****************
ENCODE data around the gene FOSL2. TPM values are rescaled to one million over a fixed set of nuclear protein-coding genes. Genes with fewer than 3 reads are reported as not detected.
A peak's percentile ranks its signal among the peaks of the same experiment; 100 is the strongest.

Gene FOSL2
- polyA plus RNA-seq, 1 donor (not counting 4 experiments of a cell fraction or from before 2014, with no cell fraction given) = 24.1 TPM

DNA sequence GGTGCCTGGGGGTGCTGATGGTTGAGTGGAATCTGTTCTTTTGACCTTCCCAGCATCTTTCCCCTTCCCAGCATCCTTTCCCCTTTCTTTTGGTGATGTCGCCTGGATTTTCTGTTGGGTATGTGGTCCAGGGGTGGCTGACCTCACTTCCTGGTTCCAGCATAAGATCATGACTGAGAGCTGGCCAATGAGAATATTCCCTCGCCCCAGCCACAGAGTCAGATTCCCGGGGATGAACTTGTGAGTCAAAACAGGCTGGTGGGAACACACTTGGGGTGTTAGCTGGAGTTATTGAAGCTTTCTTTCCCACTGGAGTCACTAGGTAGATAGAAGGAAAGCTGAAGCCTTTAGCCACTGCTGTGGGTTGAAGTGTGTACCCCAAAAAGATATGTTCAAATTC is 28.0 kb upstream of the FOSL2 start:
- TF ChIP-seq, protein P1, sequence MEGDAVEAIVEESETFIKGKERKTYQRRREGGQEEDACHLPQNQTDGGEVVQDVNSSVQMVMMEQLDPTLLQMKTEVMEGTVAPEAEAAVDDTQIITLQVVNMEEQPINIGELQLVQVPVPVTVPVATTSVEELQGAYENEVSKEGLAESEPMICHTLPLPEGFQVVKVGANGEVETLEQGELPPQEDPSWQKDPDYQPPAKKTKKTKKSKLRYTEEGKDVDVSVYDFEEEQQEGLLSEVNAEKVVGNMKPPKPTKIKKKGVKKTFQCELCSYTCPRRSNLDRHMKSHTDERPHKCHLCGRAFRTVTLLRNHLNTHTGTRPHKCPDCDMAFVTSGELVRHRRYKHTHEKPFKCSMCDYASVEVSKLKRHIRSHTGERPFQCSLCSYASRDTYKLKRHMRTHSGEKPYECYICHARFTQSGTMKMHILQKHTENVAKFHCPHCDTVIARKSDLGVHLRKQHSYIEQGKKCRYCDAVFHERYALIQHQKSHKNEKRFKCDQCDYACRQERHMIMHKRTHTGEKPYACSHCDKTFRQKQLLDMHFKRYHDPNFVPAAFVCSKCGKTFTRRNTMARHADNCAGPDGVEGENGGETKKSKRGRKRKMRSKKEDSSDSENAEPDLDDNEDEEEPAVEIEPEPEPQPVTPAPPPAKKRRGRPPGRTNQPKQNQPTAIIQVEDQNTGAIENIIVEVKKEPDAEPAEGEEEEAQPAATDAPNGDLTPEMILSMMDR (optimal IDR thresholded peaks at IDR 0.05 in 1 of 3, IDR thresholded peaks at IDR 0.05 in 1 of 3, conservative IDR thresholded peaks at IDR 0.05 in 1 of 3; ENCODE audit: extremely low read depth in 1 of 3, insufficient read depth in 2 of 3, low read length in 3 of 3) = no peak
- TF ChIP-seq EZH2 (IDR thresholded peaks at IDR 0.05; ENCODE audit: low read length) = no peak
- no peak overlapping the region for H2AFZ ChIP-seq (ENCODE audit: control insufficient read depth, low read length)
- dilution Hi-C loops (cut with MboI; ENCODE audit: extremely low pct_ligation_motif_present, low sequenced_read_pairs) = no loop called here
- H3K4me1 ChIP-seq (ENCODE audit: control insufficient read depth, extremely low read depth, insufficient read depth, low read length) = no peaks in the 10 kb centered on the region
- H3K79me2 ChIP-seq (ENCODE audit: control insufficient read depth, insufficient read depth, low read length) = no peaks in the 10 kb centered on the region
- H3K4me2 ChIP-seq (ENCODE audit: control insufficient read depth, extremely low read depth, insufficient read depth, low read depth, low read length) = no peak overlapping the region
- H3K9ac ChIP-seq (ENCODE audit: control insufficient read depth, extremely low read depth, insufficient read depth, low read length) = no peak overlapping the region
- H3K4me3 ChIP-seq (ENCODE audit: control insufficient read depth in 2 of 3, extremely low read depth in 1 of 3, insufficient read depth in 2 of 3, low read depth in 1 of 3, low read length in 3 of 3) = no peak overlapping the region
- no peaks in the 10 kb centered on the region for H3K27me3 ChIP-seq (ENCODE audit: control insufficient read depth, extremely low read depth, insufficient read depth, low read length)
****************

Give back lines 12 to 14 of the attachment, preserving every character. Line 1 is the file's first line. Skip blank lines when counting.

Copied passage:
- H3K4me2 ChIP-seq (ENCODE audit: control insufficient read depth, extremely low read depth, insufficient read depth, low read depth, low read length) = no peak overlapping the region
- H3K9ac ChIP-seq (ENCODE audit: control insufficient read depth, extremely low read depth, insufficient read depth, low read length) = no peak overlapping the region
- H3K4me3 ChIP-seq (ENCODE audit: control insufficient read depth in 2 of 3, extremely low read depth in 1 of 3, insufficient read depth in 2 of 3, low read depth in 1 of 3, low read length in 3 of 3) = no peak overlapping the region